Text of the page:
A visionary scientific account of the seven 'days' of creation, from a lead player in the hunt for the Higgs boson.
What if the ancient Greeks were right, and the universe really did spring into being out of chaos and the void? How could we know? And what must its first moments have been like?
To answer these questions, scientists are delving into all the hidden crevices of creation. Armed with giant telescopes and powerful particle accelerators, they probe the subtle mechanisms by which our familiar world came to be, and try to foretell the manner in which it will end.
The result of all this collective effort is a complex tale, stranger at times than even our most ancient creation myths. Yet its building blocks give us the power to work marvels our predecessors could scarcely comprehend. In Genesis, the CERN physicist and bestselling author Guido Tonelli does poetic justice to that great story, the accomplishment of countless minds working together across the ages.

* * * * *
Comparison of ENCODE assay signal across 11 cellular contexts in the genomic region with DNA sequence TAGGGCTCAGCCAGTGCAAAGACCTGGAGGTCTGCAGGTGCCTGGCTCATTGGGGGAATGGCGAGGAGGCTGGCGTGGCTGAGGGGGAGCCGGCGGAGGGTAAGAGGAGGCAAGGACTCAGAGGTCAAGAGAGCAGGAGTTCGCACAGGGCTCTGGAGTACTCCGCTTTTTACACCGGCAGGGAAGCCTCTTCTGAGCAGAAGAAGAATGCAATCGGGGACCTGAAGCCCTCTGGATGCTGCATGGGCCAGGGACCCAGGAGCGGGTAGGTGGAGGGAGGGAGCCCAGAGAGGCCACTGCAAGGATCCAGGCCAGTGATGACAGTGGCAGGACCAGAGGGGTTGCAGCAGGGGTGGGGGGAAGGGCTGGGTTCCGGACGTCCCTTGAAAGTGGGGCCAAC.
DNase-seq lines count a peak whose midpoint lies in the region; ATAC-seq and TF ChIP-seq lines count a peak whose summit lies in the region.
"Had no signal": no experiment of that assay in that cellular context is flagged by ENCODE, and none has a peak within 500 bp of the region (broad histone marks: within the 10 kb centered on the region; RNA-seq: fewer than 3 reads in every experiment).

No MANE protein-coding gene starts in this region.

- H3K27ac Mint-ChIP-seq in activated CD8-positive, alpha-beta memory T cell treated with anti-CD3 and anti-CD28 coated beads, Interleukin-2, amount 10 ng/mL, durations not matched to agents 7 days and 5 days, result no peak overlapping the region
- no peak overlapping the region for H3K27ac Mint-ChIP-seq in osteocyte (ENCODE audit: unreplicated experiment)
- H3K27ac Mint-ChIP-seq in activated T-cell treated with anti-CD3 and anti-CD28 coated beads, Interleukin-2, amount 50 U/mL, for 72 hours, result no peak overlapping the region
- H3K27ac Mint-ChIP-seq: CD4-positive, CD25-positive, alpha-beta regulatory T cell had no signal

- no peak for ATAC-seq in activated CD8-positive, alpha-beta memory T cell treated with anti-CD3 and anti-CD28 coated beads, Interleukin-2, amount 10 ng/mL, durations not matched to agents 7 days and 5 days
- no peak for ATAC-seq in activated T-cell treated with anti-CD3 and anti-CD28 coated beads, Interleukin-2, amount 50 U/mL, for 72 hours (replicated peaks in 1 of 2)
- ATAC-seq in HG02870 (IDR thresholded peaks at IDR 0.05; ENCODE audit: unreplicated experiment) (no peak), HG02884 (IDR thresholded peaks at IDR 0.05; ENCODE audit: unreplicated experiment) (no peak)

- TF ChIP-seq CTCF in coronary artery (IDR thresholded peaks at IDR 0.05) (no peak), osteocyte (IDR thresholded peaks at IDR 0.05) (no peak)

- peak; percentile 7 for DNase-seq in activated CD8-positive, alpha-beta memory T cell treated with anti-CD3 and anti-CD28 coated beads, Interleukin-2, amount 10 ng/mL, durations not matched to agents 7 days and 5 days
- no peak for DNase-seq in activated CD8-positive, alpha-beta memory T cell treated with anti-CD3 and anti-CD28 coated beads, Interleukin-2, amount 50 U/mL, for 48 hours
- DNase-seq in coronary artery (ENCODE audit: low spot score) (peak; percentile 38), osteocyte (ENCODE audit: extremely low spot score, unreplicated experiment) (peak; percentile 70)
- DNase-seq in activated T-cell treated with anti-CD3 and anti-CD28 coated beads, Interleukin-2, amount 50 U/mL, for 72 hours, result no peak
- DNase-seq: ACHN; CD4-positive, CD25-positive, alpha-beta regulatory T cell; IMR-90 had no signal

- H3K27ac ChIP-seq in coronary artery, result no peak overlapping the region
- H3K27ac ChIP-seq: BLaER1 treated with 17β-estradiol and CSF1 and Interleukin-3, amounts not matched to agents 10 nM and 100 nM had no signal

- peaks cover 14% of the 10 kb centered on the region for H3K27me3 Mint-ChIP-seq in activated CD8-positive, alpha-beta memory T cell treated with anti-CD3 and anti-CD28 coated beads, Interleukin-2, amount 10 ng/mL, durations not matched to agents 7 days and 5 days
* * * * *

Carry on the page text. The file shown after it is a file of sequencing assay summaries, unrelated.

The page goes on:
Guido Tonelli played a key role in the discovery of the Higgs boson, also known as the 'God Particle', which earned Francois Englert and Peter Higgs the 2013 Nobel Prize in physics. For his contributions to science, Tonelli was awarded the Commendatore of the Order of Merit of the Italian Republic in 2012, the Enrico Fermi Prize from the Italian Physics Society, and the Special Breakthrough Prize in Fundamental Physics. He is a professor of general physics at the University of Pisa and a visiting scientist at CERN. Genesis, which he started writing in order to share the wonder of our cosmic origin story with his non-scientist friends, was a bestseller on release in Italy.